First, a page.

I must express my thanks for the time you took to provide a very complete, unusually sophisticated and extremely helpful answer to my e-mail of 1/26. Do you know anyone in the Philadelphia area (in either or both specialties) whom you might personally feel willing and able to recommend? In any event, once again, thanks!


    Have you considered referring yourself to a registered dietitian for weight counseling / meal planning and an exercise physiologist for exercise / strength training?

    You’re welcome. Weight change (+ or -) is actually rather complicated and unfortunately unless well planned often leads to failure. So, I would recommend a 1-month weight goal, a calorie goal to achieve 1 to 2-pound weight loss per week, meal plan for an eating guide, exercise program to increase aerobic endurance and build muscle and lastly keep food and exercise records to document your progress. Keep coming back to the Healthy Body Calculator® for a calorie assessment as your weight changes. Hey, you were active once, you can do it again. Besides, you have your gender on your side. It is not as easy for women you age to turn their weight and fitness around!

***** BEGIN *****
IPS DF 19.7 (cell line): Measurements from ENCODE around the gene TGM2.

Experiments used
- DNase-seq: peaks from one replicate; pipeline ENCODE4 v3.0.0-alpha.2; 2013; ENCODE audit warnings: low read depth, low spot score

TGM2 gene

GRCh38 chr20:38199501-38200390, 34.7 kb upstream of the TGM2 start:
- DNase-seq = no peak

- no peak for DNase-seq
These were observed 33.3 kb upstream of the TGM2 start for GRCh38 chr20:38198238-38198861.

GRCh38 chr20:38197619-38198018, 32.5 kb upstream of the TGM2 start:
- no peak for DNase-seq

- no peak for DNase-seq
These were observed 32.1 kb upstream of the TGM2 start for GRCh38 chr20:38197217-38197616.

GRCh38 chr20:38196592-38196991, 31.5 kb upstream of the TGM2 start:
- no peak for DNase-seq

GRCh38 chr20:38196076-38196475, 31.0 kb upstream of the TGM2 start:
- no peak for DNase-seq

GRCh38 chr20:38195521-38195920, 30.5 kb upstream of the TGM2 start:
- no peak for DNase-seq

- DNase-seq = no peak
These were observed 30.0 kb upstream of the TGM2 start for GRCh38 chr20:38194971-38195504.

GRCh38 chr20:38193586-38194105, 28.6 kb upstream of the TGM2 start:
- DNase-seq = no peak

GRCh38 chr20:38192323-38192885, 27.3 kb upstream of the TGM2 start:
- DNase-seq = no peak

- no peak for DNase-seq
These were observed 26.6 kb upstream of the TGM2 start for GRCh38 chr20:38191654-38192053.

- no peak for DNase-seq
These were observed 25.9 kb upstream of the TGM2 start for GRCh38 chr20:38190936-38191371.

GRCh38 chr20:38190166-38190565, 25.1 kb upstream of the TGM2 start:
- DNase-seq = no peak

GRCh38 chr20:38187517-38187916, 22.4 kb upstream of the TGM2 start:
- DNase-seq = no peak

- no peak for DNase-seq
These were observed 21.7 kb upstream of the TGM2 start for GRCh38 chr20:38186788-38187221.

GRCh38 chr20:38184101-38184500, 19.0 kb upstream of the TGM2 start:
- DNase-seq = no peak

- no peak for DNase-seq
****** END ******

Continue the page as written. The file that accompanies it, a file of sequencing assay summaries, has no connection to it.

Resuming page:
You can go to the Find a Registered Dietitian on the Academy of Nutrition and Dietetics . You should be able to find a dietitian in your area that can read your medical chart, talk to you face to face and design a meal plan that includes your food preferences. If you don’t find someone at ADA’s web site, call a clinic or hospital near you and ask to talk to a dietitian. They know who the best would be to address your needs. I don’t know anyone in Philadelphia area in clinical or private practice. I mostly know techies. I don’t work with individuals long term by email at this time due to contracts I currently have with my company’s clients. What you need is a nutrition guide since you can monitor yourself.

    Don’t know an exercise physiologist either, but you can search American College of Sports Medicine at http://www.a1.com/sportsmed/ Their phone is on their web site and perhaps they can direct you or look up exercise physiologist in your yellow pages. Stick with an educated and trained professional so you don’t injure yourself or your knees. Don’t know if a certified fitness trainer or physical therapist would be as appropriate to design an aerobic / strength training program, but they would be other possibilities. With your medical training, you should be able to evaluate their credentials.

    Best wishes and thanks for the feedback.